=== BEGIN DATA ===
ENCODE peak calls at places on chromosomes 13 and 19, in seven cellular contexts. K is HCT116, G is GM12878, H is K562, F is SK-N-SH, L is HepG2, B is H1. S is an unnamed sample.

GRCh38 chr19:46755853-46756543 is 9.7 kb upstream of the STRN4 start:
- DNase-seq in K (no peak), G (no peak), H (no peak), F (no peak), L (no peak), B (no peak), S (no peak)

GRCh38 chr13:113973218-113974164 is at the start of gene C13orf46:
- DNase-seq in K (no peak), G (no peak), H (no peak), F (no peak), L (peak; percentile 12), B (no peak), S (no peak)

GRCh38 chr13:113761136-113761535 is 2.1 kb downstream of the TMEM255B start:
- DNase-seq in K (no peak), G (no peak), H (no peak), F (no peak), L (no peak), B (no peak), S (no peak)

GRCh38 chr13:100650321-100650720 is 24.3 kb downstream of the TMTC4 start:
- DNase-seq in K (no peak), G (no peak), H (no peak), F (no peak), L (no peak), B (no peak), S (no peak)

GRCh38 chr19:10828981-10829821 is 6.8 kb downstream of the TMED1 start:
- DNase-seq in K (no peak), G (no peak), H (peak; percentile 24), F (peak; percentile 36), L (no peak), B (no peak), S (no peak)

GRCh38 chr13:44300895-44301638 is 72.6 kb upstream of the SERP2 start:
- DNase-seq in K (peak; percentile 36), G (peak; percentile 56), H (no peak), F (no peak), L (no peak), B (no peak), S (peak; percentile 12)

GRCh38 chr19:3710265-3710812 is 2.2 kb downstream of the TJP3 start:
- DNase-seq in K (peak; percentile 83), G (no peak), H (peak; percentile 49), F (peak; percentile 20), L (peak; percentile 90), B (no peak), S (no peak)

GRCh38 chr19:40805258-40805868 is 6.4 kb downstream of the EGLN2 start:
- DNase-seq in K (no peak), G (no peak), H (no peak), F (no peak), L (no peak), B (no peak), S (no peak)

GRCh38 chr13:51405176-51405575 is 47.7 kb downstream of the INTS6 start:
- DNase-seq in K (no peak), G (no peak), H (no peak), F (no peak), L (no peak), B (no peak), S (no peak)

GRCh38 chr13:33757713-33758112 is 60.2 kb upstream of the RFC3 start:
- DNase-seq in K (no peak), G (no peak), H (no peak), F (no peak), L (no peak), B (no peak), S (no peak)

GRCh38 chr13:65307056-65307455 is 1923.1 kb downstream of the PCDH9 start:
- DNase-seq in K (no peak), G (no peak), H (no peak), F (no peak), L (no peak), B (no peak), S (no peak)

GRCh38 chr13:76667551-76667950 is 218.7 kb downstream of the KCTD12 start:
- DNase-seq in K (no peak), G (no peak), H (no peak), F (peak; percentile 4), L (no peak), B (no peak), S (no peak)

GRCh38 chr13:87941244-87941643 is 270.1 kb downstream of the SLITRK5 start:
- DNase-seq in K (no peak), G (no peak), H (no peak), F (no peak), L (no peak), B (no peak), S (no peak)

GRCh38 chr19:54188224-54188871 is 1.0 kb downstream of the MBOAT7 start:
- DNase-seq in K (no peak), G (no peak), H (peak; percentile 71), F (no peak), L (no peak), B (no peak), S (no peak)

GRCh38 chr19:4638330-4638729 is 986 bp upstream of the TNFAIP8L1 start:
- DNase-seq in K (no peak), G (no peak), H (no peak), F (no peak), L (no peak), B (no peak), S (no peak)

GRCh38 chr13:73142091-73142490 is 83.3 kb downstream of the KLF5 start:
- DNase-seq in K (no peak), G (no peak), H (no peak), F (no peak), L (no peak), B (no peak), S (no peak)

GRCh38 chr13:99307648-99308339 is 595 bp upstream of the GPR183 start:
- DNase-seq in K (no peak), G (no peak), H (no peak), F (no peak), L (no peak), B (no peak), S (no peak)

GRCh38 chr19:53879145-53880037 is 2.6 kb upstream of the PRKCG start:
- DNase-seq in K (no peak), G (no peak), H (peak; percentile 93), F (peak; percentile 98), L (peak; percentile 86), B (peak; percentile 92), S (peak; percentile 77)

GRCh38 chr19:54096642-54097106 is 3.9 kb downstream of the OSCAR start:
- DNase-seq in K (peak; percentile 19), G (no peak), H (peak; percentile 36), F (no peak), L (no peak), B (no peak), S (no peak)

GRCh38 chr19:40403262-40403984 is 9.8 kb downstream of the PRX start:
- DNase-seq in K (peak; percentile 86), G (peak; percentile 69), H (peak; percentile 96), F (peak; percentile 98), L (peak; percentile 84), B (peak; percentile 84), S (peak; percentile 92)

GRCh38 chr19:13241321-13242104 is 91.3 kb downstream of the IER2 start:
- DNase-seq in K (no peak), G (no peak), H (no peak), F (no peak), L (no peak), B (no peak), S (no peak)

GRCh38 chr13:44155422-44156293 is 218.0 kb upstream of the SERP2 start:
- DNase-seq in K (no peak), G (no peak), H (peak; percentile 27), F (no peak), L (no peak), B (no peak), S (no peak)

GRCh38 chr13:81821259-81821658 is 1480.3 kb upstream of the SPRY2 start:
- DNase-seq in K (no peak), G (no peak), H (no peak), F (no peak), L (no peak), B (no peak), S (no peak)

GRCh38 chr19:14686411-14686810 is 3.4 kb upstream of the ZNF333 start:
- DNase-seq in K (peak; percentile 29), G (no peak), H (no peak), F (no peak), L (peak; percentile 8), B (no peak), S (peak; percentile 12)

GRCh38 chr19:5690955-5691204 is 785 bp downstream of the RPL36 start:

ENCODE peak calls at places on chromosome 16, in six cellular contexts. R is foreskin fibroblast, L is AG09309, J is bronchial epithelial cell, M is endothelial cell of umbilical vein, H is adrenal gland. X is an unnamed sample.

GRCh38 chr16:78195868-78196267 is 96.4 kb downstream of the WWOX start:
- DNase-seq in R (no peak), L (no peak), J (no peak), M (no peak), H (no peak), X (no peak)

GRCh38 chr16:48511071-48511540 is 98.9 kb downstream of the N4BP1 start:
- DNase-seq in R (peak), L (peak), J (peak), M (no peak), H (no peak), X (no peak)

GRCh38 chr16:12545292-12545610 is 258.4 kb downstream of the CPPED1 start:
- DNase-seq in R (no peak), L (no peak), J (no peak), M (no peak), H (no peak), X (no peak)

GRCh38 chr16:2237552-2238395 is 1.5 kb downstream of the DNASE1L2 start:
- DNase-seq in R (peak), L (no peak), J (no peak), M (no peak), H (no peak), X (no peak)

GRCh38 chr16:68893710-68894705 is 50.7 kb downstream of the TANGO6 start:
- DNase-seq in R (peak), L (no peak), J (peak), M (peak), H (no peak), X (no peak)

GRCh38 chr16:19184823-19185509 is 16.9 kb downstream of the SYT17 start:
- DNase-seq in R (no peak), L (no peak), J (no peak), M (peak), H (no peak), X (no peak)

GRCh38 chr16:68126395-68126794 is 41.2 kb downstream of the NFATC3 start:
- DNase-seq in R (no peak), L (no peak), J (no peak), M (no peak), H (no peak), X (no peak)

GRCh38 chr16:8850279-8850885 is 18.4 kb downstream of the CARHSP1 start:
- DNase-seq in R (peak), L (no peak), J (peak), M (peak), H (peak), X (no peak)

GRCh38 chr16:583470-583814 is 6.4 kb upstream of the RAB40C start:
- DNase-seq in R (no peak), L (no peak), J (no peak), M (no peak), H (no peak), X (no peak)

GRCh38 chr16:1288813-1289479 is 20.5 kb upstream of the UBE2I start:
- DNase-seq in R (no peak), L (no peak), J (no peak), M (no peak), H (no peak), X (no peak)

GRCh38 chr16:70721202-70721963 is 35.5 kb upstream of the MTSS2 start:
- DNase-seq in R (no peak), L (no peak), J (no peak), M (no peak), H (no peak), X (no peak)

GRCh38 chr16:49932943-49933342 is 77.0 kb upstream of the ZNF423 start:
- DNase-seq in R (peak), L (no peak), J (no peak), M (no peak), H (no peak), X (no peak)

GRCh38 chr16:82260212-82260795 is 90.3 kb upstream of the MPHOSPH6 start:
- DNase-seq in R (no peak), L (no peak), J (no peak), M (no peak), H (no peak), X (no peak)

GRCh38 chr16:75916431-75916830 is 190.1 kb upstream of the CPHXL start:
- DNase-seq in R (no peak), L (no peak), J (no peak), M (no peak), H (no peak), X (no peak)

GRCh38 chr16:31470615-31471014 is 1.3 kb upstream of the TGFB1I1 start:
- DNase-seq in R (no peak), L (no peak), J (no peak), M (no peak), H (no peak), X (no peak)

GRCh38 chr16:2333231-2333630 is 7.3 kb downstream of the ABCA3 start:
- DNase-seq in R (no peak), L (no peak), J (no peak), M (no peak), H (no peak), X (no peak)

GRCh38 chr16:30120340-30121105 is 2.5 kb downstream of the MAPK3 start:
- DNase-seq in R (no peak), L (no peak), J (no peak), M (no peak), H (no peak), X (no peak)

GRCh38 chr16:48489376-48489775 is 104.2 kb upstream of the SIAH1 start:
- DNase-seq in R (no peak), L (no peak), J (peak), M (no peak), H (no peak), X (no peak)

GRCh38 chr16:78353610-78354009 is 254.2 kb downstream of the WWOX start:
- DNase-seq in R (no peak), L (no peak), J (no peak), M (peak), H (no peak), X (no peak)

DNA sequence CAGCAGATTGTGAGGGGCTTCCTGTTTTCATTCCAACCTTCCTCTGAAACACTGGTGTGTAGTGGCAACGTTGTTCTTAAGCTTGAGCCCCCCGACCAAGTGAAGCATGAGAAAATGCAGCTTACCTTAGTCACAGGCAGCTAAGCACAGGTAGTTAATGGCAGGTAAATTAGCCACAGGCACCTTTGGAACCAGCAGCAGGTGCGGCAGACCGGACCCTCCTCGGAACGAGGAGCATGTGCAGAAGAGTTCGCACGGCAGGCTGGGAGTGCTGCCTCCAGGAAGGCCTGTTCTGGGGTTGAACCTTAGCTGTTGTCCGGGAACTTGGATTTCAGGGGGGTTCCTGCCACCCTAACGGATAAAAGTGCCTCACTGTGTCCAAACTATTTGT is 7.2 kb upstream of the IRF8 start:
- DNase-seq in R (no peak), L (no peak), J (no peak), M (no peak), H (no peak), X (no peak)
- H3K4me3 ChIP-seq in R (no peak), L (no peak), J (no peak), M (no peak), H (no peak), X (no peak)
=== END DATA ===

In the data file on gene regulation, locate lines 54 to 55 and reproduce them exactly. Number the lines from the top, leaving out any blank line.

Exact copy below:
GRCh38 chr16:48511071-48511540 is 98.9 kb downstream of the N4BP1 start:
- DNase-seq in R (peak), L (peak), J (peak), M (no peak), H (no peak), X (no peak)